When the Exchange Visitor Program was created in 1961, it was designed to "increase mutual understanding between the people of the United States and the people of other countries by means of educational and cultural exchange." Participants are allowed to work so, for many years, the program enabled young adults to serve as au pairs, camp counselors and teachers in the U.S. But businesses are now using the program to secure seasonal workers, much like under the H-2B visa program, in ways not anticipated under the original program.
The EVP was meant to give foreign students an opportunity to travel and learn about the United States on their summer break. Work permits were included to enable students to finance their stay. The J-1 visa participants get allow them to stay in the U.S. for up to 18 months. Many go to school for a portion of the term, and work for the rest.
Participants were never supposed to be tied to one employer or place. The visas cannot be used for ordinary employment or to replace other workers. And jobs are supposed to have a bona fide training component. But since the State Department, which oversees the EVP, does not monitor employers, the EVP is a prime candidate for abuse.
Employers like J-1 workers because they are not subject to hourly maximums like American workers. And there is no requirement to house them or pay FICA taxes. The cost savings and lack of oversight make J-1 workers a great alternative to H-2Bs for employers who have no interest in employing more expensive American workers.
WCAI, a National Public Radio station in the Cape Cod area of Massachusetts, ran a series of articles this week on the use of J-1 workers at Cape tourist attractions. One article quoted Nancy Gardella of the Martha's Vineyard Chamber of Commerce saying, “J-1's have in some way this year saved the day. We don’t have the appropriate number of adult H-2B workers, so we supplement those positions with J-1 students. So we’re compromised. Neither is able to fully [appreciate] the experience it should be."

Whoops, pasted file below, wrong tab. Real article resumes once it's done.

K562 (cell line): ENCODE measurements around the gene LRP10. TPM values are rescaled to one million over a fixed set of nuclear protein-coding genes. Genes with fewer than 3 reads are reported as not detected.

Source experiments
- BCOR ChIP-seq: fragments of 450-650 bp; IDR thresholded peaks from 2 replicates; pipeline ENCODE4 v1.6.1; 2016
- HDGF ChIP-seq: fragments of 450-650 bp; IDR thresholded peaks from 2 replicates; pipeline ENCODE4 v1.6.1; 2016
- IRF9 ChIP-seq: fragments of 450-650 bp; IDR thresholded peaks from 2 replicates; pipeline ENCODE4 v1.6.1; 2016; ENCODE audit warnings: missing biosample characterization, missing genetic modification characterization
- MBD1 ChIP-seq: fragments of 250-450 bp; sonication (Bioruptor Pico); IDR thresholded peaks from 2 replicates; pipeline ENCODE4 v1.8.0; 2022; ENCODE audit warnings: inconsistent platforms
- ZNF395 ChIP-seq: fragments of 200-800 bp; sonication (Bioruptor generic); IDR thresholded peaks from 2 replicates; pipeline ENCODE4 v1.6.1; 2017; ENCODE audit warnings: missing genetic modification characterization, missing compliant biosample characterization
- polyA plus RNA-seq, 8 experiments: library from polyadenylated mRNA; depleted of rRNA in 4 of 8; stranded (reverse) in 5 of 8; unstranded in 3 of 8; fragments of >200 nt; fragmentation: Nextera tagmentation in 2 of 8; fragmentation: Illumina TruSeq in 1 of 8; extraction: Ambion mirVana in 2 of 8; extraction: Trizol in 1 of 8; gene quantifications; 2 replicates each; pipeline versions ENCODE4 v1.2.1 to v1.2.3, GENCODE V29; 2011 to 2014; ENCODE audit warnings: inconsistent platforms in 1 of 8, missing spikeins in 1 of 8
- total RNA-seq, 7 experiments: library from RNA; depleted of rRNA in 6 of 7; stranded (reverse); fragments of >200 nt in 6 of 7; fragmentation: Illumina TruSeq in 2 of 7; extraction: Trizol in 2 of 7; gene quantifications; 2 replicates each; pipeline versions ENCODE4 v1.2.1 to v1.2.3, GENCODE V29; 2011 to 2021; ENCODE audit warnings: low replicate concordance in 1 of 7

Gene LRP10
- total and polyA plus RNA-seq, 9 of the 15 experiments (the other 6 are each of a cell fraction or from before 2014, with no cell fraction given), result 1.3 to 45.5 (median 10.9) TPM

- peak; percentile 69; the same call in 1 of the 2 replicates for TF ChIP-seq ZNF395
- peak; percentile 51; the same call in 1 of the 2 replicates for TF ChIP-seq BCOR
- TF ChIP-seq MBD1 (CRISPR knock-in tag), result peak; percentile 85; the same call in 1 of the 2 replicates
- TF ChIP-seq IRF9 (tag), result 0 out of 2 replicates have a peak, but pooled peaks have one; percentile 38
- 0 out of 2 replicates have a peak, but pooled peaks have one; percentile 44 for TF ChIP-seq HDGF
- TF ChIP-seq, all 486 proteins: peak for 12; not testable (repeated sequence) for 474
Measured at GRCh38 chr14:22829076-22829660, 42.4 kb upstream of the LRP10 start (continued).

State Department spokesman Nathan Arnold told WCAI, "We strongly believe that this is a cultural exchange, and we believe summer work travel belongs in the state department. The participants are meant to interact with Americans to improve their English. The goals of our program are very different from a labor program, and I hope people realize that."
WCAI interviewed an EVP critic that says employers are mostly using the program as a source of labor. "The fact that the program is masquerading as a tool for diplomatic relations, but is only really functioning in practice as a labor program, is emblematic of the issues with its structure and the regulations that fail to uphold the program's original mission."
WCAI found that J-1 workers faced difficult working conditions. Many work 14-plus-hour days for the three to four months they’re on the Cape. "I haven’t done anything but work. On my days off, I sleep, and then I’m back at work again, so it’s like a cycle," one worker said. "I at least expected to have some sort of fun... but nah, not here." Another said, "You do kind of count the days like you’re in prison sometimes. Some days it’s very nice, and other days it’s like, 'I want to go, I want to leave.' I’m not going to lie, it is very hard."
Some Cape employers treat J-1 workers well and try to honor the cultural exchange aspects of the program. Erin Tiernan, the owner of Basics and Eastaway clothing stores, said “because my staff is younger, we try to do activities that help a millennial staff stay together and be enthusiastic about a job. So we do activities like a barbecue, staff hike, staff paddle night." But she believes many businesses don’t enhance their J-1 workers’ experience.
University of Massachusetts law professor Irene Scharf said employers can abuse J-1 workers, especially if they’re short of workers. "It’s not surprising that the students on this program have raised issues of overwork and underpay, because the employers need the workers, and they’re trying to pay the lowest wage they can pay. To take this program and now say you have teenagers, able to come for three, maximum four, months to work during an intense summer period does not comport with the original intent of the J-Visa program. It doesn’t at all.”
Over the last decade, the State Department has admitted about 450,000 EVP participants each year from more than 200 countries. There is no statutory cap so the department decides how many come in any given year.
Every year employers in places like Cape Cod push for an increase in the H-2B cap so they can import more cheap foreign seasonal labor. That has been difficult to achieve, fortunately, but I wonder whether they’re also pressuring the department to increase the size of the EVP. For the sake of our college students and other American workers who would love to have these seasonal jobs, we’ll be watching.
Updated: Fri, Sep 14th 2018 @ 5:00pm EDT